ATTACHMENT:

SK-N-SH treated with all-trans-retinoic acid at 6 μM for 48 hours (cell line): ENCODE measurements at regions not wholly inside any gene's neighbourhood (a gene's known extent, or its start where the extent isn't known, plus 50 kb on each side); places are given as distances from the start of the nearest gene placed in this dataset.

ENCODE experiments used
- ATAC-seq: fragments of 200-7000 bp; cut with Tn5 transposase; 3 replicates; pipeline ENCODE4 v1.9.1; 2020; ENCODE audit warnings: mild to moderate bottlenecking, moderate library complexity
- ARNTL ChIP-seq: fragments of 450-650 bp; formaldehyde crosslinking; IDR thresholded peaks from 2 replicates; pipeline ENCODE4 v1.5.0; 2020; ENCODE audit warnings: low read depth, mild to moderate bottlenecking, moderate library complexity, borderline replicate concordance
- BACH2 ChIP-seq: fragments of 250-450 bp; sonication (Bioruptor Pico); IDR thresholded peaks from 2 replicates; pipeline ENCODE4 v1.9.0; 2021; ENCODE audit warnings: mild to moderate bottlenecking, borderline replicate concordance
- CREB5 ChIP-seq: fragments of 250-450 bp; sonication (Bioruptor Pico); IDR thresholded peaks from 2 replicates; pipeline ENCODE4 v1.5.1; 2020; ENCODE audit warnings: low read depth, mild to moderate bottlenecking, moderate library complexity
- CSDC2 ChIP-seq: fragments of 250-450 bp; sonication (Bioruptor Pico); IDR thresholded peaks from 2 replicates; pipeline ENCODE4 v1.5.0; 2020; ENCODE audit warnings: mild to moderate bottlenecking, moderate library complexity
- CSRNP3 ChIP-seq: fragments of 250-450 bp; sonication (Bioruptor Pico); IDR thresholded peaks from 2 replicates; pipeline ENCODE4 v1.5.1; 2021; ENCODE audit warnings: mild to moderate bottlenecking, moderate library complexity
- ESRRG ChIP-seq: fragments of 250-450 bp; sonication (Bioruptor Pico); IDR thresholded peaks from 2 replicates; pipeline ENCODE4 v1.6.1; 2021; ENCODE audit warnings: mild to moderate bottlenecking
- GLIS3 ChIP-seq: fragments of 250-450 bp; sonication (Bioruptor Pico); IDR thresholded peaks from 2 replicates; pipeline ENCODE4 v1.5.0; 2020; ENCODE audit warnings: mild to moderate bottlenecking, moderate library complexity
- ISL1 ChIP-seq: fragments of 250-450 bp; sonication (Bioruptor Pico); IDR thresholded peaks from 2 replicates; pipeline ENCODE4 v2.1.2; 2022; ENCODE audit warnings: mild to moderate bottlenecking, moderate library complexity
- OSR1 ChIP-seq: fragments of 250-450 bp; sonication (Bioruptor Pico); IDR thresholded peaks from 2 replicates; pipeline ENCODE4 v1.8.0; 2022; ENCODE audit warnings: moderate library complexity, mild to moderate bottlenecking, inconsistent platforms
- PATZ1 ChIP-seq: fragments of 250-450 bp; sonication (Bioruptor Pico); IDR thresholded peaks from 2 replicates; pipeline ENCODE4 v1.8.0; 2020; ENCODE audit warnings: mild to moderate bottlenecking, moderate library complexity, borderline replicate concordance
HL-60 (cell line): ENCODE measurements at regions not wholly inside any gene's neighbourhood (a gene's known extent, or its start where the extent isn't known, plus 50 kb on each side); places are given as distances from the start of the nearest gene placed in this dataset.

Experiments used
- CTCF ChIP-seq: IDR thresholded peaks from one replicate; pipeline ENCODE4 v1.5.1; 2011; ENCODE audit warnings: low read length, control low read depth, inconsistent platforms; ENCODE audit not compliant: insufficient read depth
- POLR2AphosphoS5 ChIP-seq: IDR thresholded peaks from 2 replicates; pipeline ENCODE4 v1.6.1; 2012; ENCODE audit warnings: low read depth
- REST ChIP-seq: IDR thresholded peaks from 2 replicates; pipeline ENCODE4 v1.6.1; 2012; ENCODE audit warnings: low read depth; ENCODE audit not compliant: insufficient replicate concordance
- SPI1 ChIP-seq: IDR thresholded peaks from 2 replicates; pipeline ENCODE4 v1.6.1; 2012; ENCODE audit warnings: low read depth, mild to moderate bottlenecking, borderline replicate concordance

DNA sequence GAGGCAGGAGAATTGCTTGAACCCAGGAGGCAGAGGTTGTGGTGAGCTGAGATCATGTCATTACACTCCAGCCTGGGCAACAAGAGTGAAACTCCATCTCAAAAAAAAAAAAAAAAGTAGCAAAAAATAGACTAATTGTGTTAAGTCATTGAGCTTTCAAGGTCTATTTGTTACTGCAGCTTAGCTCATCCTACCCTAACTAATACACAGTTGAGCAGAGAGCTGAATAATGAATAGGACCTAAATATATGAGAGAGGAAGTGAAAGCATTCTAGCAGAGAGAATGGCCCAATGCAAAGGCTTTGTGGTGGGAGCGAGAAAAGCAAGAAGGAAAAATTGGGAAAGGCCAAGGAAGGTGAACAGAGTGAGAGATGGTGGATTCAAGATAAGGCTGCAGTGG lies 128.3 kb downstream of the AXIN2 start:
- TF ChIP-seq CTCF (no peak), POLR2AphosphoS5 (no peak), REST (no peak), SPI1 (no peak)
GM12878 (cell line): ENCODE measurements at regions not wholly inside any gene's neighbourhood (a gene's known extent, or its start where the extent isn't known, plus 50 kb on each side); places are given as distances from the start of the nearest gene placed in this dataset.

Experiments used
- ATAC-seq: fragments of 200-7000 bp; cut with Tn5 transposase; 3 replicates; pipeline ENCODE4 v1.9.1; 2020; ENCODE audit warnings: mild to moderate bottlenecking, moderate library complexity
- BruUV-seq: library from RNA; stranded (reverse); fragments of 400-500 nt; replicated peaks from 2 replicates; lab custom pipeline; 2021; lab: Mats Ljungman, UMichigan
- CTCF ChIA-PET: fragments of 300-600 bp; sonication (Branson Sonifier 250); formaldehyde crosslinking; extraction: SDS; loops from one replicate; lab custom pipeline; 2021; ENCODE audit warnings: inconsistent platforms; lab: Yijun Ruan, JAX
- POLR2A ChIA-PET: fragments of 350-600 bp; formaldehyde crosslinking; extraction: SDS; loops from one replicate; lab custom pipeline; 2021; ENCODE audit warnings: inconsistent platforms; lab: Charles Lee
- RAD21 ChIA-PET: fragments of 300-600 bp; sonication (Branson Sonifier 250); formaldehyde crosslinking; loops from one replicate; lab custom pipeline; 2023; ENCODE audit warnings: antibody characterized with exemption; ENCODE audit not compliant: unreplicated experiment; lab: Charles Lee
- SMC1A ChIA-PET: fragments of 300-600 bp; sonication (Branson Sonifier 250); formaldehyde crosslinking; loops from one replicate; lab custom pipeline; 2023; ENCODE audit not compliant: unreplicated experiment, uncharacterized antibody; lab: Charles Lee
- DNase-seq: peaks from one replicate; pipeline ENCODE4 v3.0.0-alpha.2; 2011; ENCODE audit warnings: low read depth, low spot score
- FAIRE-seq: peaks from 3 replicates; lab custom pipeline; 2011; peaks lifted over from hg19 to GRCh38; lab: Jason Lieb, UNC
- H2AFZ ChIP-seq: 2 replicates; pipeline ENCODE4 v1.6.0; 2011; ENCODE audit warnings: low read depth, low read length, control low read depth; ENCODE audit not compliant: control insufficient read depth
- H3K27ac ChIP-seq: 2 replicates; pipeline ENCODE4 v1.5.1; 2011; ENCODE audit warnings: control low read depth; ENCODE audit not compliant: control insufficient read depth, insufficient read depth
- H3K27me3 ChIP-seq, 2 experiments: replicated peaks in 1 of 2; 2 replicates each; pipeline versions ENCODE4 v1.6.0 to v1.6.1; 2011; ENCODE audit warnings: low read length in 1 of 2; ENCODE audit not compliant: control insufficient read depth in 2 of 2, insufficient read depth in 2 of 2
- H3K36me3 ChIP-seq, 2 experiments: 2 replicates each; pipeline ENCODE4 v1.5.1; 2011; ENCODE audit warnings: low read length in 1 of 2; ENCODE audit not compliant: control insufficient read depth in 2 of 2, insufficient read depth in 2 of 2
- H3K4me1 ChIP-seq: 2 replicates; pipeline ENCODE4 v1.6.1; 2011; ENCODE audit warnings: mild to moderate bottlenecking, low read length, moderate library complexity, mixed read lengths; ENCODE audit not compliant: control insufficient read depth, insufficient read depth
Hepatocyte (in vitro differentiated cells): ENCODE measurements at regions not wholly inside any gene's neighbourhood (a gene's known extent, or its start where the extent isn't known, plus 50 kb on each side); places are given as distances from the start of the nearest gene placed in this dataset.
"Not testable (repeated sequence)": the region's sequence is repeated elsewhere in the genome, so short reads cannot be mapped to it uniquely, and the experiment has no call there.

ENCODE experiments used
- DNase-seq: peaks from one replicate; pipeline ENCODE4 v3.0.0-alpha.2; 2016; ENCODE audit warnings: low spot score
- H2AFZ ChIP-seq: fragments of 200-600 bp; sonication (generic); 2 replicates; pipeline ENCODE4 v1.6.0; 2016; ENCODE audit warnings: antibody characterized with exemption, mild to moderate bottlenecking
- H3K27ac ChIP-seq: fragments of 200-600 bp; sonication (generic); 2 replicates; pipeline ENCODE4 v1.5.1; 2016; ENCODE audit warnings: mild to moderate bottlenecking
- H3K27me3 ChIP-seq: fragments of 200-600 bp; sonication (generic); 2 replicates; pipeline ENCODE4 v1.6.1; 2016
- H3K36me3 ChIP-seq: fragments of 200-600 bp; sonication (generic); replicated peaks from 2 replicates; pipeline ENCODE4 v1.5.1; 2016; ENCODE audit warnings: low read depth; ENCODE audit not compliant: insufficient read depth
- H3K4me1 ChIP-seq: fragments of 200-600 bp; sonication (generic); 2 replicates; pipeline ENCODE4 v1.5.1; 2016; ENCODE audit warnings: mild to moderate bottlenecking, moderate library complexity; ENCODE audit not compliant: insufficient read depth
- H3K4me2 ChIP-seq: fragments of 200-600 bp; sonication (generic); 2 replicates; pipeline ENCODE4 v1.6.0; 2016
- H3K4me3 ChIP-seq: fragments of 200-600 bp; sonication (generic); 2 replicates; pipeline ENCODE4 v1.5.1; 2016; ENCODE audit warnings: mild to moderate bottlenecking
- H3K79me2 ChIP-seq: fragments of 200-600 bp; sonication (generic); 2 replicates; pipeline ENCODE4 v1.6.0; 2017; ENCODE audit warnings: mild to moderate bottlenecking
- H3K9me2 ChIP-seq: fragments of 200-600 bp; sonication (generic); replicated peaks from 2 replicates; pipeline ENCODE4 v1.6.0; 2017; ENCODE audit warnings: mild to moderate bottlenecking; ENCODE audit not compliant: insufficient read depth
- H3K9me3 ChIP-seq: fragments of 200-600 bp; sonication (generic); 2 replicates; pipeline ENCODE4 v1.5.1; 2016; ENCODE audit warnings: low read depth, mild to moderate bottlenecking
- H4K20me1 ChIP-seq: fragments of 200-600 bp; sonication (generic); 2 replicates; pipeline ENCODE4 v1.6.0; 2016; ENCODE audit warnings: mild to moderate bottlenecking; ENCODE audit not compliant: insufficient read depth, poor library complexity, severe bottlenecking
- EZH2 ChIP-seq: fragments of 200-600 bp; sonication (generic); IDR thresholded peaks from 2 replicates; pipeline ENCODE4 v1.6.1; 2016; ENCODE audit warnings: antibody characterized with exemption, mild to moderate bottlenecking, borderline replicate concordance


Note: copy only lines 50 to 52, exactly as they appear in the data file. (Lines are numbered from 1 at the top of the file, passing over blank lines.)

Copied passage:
- H3K9me3 ChIP-seq: fragments of 200-600 bp; sonication (generic); 2 replicates; pipeline ENCODE4 v1.5.1; 2016; ENCODE audit warnings: low read depth, mild to moderate bottlenecking
- H4K20me1 ChIP-seq: fragments of 200-600 bp; sonication (generic); 2 replicates; pipeline ENCODE4 v1.6.0; 2016; ENCODE audit warnings: mild to moderate bottlenecking; ENCODE audit not compliant: insufficient read depth, poor library complexity, severe bottlenecking
- EZH2 ChIP-seq: fragments of 200-600 bp; sonication (generic); IDR thresholded peaks from 2 replicates; pipeline ENCODE4 v1.6.1; 2016; ENCODE audit warnings: antibody characterized with exemption, mild to moderate bottlenecking, borderline replicate concordance